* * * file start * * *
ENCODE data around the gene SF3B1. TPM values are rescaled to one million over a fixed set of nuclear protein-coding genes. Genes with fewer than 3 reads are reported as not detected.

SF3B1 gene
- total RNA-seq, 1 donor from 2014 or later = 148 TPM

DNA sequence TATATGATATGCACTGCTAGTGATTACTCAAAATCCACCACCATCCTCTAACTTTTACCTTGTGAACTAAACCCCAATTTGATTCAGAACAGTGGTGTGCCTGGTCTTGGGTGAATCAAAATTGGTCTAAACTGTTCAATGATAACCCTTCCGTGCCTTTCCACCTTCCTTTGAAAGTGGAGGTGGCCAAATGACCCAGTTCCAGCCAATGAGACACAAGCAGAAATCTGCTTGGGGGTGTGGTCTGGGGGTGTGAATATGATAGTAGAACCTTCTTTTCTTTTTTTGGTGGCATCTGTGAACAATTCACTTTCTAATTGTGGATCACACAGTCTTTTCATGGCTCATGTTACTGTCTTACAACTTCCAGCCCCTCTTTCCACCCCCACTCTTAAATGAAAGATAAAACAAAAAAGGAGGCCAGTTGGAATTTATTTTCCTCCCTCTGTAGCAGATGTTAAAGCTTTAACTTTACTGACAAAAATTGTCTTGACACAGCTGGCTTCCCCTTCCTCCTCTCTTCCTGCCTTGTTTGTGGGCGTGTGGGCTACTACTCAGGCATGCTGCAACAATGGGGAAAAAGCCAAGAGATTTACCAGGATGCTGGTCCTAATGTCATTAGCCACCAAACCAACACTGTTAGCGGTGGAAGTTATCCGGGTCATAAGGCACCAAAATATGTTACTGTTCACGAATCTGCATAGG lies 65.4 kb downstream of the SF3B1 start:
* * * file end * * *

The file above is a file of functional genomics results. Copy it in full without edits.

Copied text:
ENCODE data around the gene SF3B1. TPM values are rescaled to one million over a fixed set of nuclear protein-coding genes. Genes with fewer than 3 reads are reported as not detected.

SF3B1 gene
- total RNA-seq, 1 donor from 2014 or later = 148 TPM

DNA sequence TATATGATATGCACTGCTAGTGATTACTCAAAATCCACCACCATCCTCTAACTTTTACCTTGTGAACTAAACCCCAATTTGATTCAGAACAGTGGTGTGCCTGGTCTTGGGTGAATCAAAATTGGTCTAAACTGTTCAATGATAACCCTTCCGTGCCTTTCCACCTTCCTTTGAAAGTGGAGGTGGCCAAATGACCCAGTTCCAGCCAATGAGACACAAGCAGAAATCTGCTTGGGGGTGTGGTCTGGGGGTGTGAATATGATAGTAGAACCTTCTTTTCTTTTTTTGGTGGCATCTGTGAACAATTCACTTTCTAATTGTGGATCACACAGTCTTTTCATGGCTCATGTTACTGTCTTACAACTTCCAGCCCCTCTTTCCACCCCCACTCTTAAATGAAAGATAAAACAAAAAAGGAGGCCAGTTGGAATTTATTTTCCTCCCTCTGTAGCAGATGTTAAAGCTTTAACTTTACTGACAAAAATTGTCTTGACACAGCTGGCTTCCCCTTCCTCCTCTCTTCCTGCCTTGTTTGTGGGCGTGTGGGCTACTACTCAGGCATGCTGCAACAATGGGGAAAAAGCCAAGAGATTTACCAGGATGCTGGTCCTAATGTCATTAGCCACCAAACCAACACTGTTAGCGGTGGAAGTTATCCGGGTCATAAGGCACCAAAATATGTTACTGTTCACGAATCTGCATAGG lies 65.4 kb downstream of the SF3B1 start: